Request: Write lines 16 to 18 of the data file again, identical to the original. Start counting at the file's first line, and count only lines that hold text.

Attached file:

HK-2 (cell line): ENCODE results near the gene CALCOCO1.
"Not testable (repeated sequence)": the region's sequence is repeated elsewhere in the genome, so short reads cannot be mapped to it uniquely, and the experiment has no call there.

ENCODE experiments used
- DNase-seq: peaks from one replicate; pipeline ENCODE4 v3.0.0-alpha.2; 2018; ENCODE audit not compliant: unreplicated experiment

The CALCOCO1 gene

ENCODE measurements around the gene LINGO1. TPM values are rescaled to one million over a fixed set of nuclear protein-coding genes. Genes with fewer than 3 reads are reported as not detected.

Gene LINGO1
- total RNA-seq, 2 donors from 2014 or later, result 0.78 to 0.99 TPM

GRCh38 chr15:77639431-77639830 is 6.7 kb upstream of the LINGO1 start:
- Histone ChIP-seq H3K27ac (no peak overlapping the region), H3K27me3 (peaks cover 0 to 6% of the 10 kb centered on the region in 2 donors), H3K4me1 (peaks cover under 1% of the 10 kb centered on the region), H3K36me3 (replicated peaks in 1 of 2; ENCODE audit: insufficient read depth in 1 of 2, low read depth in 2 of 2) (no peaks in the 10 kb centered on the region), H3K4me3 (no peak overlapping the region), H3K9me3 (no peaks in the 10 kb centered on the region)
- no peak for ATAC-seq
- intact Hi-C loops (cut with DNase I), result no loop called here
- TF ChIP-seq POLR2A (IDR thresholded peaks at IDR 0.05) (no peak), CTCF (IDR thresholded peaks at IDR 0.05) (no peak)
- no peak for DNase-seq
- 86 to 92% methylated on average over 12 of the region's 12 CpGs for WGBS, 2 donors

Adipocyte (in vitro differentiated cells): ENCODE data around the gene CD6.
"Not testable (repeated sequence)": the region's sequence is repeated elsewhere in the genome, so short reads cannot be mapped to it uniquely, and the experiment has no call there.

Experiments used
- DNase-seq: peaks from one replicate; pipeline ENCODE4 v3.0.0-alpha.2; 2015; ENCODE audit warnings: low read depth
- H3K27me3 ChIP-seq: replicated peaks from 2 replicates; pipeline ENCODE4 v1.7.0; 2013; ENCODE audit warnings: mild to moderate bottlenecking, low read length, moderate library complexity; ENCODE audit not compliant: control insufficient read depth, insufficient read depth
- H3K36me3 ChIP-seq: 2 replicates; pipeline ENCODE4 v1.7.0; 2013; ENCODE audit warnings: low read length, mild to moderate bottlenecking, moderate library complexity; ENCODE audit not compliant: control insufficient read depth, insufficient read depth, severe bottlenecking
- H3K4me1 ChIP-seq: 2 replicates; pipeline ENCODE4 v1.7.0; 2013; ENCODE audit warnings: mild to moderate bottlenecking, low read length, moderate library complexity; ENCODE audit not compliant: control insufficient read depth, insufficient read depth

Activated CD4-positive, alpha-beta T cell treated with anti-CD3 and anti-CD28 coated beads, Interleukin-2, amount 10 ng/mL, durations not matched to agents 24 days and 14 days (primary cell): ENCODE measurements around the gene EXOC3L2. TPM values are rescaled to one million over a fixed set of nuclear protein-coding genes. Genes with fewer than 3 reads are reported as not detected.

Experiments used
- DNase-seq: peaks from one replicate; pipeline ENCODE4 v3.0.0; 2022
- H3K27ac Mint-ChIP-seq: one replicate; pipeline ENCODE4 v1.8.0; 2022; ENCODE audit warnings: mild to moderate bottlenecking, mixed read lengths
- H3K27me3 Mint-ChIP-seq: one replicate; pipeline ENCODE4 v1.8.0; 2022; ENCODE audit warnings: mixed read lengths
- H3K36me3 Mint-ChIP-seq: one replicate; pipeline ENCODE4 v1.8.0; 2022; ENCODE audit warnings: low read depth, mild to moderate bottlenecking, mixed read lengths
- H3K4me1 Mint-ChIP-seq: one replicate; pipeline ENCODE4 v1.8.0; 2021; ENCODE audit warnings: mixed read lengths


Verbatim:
Adipocyte (in vitro differentiated cells): ENCODE data around the gene CD6.
"Not testable (repeated sequence)": the region's sequence is repeated elsewhere in the genome, so short reads cannot be mapped to it uniquely, and the experiment has no call there.

Experiments used